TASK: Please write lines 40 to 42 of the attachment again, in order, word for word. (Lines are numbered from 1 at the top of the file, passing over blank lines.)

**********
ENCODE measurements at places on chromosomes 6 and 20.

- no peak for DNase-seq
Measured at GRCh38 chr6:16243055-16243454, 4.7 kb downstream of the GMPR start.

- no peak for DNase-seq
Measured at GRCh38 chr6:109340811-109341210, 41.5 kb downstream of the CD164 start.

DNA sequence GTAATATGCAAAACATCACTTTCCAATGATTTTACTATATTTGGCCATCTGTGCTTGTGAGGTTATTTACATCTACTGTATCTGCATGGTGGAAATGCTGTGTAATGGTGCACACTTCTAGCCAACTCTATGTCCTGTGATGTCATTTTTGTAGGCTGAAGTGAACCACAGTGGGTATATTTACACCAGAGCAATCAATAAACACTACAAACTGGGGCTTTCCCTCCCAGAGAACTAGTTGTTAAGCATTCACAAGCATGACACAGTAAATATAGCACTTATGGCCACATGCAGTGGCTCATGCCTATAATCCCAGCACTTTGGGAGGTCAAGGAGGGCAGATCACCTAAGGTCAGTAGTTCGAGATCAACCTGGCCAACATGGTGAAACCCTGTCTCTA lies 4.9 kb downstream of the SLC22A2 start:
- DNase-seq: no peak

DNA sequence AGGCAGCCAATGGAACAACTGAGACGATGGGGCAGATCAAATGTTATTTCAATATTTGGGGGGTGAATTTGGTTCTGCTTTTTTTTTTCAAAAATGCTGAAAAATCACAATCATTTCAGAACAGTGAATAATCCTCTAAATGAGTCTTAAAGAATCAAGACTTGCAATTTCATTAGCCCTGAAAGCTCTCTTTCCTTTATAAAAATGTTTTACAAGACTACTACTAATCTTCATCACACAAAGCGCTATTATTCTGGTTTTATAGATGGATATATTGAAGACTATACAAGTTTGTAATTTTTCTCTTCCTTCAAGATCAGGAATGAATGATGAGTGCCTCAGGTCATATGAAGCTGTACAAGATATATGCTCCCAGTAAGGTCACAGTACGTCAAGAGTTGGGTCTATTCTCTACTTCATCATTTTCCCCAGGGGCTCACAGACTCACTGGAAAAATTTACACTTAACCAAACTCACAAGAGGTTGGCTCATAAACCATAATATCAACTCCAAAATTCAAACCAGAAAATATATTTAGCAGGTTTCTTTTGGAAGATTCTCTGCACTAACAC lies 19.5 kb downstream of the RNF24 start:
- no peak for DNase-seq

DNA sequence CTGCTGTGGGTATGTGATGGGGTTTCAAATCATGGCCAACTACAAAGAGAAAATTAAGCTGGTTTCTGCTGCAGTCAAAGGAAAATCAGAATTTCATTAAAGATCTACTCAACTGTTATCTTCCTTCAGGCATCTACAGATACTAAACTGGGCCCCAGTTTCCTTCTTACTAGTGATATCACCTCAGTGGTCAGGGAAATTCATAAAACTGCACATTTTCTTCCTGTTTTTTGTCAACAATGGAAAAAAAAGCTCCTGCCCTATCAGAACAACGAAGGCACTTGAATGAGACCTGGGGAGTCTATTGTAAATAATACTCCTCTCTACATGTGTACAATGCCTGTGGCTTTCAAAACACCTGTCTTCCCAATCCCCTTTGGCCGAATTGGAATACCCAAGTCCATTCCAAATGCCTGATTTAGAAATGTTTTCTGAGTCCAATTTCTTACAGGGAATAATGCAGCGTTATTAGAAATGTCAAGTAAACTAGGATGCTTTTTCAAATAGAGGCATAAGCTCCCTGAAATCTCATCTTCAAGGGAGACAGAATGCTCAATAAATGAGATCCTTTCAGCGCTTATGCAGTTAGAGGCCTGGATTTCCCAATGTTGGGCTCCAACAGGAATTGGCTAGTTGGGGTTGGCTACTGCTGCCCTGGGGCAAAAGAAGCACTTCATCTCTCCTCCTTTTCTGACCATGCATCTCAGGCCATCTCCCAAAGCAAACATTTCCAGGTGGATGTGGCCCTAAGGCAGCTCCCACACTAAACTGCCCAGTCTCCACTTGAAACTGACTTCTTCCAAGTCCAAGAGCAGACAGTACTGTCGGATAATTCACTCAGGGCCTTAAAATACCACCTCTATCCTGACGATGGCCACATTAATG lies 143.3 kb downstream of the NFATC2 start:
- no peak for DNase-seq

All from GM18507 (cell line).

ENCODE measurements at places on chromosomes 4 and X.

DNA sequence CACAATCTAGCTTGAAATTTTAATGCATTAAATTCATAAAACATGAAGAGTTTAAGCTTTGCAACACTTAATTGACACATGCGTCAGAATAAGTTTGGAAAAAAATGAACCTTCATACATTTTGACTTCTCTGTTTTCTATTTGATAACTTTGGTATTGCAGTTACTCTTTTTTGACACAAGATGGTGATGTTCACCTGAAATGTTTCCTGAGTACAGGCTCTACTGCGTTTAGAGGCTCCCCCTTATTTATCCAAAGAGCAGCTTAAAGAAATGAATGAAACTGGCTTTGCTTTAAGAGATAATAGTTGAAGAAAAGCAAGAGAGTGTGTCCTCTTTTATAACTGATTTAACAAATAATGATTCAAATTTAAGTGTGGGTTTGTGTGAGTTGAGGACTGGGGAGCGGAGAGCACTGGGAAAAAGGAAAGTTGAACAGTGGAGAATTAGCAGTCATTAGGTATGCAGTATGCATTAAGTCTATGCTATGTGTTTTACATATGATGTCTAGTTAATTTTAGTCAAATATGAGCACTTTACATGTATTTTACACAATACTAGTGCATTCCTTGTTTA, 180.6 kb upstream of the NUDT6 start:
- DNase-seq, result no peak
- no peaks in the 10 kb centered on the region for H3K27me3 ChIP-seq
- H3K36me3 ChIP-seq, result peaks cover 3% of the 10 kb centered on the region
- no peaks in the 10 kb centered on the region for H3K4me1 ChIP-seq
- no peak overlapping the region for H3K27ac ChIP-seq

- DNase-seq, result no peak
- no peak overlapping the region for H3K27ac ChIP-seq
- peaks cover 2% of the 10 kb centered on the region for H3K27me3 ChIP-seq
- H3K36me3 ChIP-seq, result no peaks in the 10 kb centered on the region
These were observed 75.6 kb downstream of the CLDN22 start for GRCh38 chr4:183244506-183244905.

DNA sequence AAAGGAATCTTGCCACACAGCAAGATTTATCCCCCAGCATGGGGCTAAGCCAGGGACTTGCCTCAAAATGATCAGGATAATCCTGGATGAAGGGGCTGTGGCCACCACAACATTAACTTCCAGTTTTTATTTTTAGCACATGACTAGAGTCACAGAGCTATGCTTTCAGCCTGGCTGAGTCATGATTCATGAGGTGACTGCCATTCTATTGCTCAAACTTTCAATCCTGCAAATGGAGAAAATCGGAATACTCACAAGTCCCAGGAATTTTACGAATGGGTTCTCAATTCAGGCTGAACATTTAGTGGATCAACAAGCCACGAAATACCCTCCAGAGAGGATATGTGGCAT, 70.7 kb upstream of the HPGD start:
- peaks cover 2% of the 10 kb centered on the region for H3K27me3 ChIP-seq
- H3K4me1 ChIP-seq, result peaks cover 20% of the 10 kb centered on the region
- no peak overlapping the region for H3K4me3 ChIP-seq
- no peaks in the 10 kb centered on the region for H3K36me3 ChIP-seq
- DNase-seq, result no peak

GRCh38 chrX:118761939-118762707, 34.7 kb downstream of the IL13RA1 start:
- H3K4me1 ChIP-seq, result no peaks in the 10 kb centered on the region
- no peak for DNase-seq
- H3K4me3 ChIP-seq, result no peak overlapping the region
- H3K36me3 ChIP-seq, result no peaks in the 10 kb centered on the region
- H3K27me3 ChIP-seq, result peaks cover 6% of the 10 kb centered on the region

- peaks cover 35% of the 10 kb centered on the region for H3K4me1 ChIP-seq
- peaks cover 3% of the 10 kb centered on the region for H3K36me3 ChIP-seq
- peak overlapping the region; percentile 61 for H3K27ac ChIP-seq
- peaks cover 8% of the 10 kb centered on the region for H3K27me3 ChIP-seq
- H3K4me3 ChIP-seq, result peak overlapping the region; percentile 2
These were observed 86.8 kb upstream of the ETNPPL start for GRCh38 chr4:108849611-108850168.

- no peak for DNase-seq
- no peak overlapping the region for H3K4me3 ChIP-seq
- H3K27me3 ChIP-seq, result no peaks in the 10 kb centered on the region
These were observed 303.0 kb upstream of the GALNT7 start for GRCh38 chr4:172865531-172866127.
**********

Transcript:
- peaks cover 8% of the 10 kb centered on the region for H3K27me3 ChIP-seq
- H3K4me3 ChIP-seq, result peak overlapping the region; percentile 2
These were observed 86.8 kb upstream of the ETNPPL start for GRCh38 chr4:108849611-108850168.